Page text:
Free to Pee: Helen Free’s Role in Revolutionizing Medical Testing through Urine Test Strips

By Ella Talley

Have you ever heard the term “peeing on a stick?” Often, this phrase is used in reference to the required procedure for many types of drug and pregnancy tests. However, before urine testing was adapted for these purposes, it was first developed as a way of measuring glucose for diabetes. Helen M. Free, along with her husband Alfred, were pivotal in the creation of a sensitive test that could determine the level of glucose in diabetes patients using a simple “dip and read” test stick. They revolutionized how medical analysis could be conducted in the comfort of our own home, as well as how results could be drawn more efficiently in hospital settings. Mrs. Free not only aided in this revolutionary invention, but also served as a role model for other female chemists, becoming president of the American Chemical Society and making contributions in both science education and outreach.

Helen M. Free, born in 1923, came from humble beginnings, raised by a single working father after her mother’s death when she was young. Originally majoring in Latin and English in college, she soon switched to chemistry, a predominately male field despite the declining male workforce during World War II. After graduating, she accepted a job in quality control at Miles Laboratories (now part of Bayer) located in Elkhart, IN, whose main consumer product was Alka-Selzer’s tablets. While quality control was not her passion, she soon had the opportunity to join Alfred Free and his biochemistry research group, where she thrived. Within a couple of years, the two were married, becoming lifelong partners in their lab’s revolutionary research.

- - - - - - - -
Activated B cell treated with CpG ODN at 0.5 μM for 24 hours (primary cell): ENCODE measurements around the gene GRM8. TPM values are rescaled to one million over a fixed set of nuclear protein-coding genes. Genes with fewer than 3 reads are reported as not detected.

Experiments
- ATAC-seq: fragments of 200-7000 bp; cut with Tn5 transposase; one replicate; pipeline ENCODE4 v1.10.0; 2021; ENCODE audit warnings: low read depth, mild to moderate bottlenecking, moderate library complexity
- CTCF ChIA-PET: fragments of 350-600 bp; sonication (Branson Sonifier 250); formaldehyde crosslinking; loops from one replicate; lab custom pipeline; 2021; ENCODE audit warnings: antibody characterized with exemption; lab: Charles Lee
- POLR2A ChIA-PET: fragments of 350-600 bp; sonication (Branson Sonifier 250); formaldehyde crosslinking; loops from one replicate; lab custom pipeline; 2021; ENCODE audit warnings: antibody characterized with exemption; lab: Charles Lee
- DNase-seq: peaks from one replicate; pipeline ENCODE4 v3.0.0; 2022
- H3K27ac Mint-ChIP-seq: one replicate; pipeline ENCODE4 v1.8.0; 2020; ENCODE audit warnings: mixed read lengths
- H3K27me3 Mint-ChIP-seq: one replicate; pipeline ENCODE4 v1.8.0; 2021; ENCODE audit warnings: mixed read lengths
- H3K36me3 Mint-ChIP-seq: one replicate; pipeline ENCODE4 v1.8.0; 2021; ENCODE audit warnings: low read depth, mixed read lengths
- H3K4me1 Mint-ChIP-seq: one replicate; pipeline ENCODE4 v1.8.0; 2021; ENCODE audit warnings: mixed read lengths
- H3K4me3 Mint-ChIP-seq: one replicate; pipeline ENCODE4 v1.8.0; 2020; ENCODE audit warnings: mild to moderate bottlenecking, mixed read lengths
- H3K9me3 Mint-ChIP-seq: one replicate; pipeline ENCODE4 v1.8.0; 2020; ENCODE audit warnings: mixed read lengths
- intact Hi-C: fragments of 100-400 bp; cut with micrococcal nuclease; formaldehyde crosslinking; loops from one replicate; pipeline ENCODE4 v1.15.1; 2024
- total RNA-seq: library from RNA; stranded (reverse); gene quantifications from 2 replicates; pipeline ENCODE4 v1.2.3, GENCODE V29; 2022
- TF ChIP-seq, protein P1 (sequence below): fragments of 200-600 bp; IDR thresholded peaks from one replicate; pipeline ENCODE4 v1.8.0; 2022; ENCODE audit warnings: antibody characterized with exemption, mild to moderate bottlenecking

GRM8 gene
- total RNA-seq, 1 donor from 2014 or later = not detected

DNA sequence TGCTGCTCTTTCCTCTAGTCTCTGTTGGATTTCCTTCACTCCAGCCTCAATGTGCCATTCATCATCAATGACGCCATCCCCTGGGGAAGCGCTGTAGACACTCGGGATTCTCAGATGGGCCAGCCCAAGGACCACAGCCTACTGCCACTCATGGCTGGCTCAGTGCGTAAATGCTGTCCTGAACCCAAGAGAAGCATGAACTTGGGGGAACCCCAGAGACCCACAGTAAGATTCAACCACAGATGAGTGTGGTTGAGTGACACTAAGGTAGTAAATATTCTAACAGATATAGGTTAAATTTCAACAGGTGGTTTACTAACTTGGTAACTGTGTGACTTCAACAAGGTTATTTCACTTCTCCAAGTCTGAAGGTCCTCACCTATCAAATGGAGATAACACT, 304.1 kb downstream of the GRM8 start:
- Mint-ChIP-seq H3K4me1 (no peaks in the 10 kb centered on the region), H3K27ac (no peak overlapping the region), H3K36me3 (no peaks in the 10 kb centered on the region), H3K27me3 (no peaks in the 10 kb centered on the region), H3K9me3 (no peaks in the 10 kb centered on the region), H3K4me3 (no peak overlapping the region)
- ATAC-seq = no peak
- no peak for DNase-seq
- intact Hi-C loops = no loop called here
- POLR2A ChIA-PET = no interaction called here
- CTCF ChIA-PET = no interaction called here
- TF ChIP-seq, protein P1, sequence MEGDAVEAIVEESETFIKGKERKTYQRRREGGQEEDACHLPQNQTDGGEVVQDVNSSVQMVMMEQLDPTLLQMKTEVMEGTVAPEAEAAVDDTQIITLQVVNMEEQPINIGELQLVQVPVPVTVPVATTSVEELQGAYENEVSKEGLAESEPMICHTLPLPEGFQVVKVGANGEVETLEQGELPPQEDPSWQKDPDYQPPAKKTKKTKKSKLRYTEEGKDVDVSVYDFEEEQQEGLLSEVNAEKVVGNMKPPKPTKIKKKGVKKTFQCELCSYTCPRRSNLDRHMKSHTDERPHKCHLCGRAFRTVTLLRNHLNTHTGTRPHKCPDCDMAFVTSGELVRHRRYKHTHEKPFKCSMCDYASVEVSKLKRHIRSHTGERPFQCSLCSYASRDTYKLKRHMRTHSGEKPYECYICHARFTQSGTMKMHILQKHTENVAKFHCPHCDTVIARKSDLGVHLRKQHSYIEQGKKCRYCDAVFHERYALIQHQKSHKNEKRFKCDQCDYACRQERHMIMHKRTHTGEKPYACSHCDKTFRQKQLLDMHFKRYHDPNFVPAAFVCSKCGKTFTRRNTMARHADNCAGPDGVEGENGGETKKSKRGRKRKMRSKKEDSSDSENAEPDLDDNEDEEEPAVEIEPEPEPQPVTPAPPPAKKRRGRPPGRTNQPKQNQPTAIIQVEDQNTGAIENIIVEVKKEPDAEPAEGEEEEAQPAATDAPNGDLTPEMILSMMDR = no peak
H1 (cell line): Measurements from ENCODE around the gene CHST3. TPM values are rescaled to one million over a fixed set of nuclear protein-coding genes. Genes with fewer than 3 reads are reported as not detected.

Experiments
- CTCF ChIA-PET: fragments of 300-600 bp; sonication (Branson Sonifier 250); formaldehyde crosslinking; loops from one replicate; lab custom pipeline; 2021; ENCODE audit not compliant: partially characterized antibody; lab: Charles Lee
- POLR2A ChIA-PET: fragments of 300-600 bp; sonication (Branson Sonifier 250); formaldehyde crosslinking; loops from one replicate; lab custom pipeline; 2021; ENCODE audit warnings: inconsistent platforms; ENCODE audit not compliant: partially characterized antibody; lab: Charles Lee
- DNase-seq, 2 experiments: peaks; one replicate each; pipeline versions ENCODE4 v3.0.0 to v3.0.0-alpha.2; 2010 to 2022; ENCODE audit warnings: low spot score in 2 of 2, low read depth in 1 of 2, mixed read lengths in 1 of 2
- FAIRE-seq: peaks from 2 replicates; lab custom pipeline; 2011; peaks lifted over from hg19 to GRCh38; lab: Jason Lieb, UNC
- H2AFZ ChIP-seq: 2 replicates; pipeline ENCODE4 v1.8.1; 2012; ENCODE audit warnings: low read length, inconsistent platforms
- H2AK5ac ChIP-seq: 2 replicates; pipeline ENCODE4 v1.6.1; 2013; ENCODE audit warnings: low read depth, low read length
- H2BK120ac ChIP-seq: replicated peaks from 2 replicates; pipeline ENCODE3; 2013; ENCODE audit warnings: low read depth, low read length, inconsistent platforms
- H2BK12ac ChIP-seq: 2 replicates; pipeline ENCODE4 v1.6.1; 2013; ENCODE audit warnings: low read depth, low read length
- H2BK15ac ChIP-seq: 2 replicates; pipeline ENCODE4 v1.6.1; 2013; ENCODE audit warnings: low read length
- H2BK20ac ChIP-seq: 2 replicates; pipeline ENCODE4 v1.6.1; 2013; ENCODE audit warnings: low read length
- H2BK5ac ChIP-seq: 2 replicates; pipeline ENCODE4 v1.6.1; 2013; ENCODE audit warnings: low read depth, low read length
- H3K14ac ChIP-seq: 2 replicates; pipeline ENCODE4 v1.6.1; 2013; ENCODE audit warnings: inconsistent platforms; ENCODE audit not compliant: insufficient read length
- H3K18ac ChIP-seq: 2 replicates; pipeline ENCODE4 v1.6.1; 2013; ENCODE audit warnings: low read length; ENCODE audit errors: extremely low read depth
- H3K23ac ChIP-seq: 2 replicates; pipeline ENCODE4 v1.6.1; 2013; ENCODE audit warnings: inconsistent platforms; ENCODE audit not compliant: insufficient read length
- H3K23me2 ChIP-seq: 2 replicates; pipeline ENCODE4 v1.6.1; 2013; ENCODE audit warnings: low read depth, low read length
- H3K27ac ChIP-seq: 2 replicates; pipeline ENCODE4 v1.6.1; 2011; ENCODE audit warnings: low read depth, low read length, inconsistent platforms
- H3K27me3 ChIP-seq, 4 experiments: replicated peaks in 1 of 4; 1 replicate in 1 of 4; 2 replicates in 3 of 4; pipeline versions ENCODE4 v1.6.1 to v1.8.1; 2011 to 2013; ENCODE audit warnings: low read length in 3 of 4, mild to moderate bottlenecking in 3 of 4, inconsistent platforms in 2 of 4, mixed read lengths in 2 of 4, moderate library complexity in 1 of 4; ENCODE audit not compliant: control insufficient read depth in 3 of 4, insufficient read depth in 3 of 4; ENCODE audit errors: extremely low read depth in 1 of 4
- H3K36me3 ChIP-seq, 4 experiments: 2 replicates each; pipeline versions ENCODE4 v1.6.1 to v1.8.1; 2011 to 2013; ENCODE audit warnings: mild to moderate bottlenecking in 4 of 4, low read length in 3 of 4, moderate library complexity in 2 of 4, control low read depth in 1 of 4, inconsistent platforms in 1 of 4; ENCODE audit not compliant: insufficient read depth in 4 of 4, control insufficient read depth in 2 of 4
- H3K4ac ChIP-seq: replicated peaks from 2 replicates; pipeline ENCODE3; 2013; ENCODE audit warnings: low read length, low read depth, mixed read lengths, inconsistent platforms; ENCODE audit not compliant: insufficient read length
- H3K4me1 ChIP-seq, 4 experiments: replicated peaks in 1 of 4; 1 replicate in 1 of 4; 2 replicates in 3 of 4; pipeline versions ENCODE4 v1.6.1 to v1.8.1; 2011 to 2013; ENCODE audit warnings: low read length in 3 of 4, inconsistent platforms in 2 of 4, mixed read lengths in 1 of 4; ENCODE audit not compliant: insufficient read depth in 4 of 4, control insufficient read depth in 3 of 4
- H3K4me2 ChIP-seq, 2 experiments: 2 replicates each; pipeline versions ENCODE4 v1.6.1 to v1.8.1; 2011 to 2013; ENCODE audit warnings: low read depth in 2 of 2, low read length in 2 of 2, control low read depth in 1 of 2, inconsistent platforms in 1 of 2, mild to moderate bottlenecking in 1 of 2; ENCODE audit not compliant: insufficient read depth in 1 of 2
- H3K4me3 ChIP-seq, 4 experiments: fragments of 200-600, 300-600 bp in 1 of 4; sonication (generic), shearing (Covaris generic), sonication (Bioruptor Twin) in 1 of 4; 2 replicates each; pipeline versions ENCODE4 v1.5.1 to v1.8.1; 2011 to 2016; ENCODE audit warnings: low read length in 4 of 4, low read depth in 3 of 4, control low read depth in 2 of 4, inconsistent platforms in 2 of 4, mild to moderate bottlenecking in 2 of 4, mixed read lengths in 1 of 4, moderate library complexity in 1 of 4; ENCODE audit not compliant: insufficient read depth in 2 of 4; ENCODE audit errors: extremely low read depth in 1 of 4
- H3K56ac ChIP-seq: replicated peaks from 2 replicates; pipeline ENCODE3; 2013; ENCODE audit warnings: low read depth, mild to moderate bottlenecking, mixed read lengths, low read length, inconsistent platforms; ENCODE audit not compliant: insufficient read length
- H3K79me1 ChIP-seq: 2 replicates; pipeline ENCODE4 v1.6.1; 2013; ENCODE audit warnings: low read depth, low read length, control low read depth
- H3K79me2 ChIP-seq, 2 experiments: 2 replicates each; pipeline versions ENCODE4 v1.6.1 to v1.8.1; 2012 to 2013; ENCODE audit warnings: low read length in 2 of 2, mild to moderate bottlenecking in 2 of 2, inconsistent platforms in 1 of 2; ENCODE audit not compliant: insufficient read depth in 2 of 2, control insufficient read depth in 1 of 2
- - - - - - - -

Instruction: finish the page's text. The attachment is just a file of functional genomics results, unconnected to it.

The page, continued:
Before the invention of the Frees’ dip and read test stick, there was the tablet. The Free lab first produced a tablet that would change color according to the glucose amount found in dilute urine. With further calls for a more convenient and more sensitive test, the dipstick was born. It was a urine test strip that would turn a specific color upon the detection of a particular substance—in Free’s case, glucose. The Frees not only tested their strip with various biological indicators of other diseases, but they also developed the ability to include more than one test on a single strip. This invention radically changed how medical testing could be conducted—both in a hospital setting and, for the first time, at home.

Free and her husband continued their research until 1982, when they both retired. Even after retirement, Mrs. Free contributed tirelessly to both consultant work and various roles in the American Chemical Society (ACS). She became chair of the National Chemistry Week task force, raised public awareness in the field of chemistry, and served as the third elected female president of the ACS in 1993. Today, she is established as one of the most highly regarded chemists, with two published books, multiple ACS awards, and induction into the National Inventors Hall of Fame.

Next time you take any sort of at-home test, whether it a urine test or even a COVID-19 nasal swab, remember that an extraordinary woman by the name Helen M. Free gave you that freedom—to conduct medical testing quickly and conveniently from the comfort of your own home.